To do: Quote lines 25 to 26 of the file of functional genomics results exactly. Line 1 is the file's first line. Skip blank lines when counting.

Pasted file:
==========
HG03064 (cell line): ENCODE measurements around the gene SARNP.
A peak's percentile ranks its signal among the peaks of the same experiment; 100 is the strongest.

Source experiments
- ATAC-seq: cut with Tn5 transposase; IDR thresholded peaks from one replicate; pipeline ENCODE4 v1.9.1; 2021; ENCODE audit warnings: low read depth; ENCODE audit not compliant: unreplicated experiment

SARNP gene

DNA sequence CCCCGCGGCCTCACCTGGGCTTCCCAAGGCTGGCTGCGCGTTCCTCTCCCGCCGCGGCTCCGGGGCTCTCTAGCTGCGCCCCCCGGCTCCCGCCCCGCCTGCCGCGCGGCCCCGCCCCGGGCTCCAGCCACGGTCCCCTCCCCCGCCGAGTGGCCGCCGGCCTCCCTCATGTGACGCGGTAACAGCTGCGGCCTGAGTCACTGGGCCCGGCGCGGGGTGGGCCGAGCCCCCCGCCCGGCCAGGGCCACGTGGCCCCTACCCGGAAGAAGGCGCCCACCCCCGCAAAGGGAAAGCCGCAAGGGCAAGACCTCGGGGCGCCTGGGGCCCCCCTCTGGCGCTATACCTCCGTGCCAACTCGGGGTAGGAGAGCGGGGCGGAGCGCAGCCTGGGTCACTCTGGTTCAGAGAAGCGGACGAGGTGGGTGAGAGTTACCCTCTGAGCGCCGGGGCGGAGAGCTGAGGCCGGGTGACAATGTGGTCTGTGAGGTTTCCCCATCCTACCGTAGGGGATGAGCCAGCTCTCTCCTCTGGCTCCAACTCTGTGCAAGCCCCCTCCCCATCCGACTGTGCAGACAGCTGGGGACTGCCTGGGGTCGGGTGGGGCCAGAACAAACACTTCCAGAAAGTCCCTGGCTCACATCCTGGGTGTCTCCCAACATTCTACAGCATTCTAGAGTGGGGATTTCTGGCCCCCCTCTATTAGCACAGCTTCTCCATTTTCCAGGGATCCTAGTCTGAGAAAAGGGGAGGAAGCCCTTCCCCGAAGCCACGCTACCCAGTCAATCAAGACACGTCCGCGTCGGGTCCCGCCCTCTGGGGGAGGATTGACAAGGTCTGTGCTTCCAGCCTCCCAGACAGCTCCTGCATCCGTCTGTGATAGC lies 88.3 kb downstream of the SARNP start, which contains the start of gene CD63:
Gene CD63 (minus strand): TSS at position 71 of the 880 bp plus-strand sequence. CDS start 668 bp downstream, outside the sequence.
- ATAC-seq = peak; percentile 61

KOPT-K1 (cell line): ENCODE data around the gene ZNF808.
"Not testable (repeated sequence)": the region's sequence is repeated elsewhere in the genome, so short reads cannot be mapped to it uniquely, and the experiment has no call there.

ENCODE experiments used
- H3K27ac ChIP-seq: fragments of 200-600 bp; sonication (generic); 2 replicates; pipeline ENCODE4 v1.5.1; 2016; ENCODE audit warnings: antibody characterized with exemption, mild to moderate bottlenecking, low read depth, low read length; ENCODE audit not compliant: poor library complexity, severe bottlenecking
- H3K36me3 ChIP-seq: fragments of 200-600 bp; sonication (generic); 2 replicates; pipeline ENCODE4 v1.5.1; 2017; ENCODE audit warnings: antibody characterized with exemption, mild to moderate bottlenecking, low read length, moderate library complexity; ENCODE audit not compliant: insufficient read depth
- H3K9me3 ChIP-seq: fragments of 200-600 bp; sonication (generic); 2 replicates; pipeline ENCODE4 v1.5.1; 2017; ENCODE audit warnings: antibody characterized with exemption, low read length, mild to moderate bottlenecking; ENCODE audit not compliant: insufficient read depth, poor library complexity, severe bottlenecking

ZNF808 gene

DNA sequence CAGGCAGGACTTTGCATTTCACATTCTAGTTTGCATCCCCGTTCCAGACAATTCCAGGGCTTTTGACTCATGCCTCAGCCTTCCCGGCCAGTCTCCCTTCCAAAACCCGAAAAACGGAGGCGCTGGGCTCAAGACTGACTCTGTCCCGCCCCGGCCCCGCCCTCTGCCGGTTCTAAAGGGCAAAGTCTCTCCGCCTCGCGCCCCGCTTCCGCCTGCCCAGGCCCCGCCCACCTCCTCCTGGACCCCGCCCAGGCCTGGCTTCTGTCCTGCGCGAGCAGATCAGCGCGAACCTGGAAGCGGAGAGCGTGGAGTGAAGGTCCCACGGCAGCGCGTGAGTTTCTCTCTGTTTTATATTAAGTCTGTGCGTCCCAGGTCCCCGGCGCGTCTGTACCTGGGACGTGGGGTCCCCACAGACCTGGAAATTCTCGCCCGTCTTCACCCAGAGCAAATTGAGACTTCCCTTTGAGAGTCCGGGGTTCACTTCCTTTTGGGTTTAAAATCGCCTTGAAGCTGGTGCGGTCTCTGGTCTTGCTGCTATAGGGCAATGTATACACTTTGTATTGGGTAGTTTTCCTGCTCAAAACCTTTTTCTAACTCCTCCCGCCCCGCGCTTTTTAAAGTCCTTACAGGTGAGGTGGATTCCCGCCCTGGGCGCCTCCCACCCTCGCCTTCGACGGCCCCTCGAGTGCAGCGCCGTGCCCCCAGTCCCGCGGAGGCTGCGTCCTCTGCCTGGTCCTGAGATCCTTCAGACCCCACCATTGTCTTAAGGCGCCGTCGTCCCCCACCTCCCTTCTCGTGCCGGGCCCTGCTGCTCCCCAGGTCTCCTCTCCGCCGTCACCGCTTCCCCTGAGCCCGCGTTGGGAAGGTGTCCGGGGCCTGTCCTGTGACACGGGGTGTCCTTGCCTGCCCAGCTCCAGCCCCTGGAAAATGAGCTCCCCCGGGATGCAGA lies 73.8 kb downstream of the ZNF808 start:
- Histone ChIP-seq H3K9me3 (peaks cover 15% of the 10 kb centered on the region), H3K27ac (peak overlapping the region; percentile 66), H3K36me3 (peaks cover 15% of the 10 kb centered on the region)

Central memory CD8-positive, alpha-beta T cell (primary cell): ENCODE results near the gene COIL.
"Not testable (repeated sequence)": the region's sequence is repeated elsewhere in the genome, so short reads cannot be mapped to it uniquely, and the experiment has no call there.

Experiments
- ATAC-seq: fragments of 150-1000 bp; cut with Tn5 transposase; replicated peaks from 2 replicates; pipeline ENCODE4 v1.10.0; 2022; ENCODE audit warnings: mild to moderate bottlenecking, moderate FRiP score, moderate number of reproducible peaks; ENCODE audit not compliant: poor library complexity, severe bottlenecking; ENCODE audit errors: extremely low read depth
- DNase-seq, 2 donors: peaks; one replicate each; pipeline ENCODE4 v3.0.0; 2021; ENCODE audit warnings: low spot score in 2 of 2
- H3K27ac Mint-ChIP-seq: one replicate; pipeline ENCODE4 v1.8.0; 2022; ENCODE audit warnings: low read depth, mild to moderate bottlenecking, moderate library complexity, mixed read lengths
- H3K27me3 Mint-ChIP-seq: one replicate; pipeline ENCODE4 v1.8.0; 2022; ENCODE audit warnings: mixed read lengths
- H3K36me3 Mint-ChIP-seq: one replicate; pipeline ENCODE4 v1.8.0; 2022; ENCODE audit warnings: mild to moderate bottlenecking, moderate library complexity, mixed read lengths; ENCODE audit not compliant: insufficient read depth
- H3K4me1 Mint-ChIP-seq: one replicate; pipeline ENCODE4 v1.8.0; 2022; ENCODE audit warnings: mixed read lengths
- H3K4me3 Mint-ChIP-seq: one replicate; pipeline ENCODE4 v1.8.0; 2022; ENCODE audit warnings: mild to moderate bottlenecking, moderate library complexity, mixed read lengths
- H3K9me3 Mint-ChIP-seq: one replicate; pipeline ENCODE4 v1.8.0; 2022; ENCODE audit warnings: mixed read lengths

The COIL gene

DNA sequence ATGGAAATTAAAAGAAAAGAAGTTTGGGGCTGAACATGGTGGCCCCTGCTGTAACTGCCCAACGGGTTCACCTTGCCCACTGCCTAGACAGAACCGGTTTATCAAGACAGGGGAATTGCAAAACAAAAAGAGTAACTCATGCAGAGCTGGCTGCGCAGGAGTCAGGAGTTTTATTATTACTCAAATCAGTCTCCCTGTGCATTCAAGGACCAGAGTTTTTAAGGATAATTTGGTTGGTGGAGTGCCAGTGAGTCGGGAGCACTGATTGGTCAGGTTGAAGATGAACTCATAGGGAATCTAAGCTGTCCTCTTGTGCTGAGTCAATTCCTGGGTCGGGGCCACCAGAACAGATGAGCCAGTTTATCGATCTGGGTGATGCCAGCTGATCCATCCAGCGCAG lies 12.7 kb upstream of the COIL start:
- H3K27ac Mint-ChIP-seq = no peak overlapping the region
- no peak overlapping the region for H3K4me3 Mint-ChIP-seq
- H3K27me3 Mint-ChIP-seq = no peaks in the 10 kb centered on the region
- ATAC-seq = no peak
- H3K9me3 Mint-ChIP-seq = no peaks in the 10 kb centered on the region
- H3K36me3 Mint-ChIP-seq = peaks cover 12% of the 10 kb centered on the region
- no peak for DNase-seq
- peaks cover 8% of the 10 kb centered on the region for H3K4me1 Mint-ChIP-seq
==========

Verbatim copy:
- H3K36me3 Mint-ChIP-seq: one replicate; pipeline ENCODE4 v1.8.0; 2022; ENCODE audit warnings: mild to moderate bottlenecking, moderate library complexity, mixed read lengths; ENCODE audit not compliant: insufficient read depth
- H3K4me1 Mint-ChIP-seq: one replicate; pipeline ENCODE4 v1.8.0; 2022; ENCODE audit warnings: mixed read lengths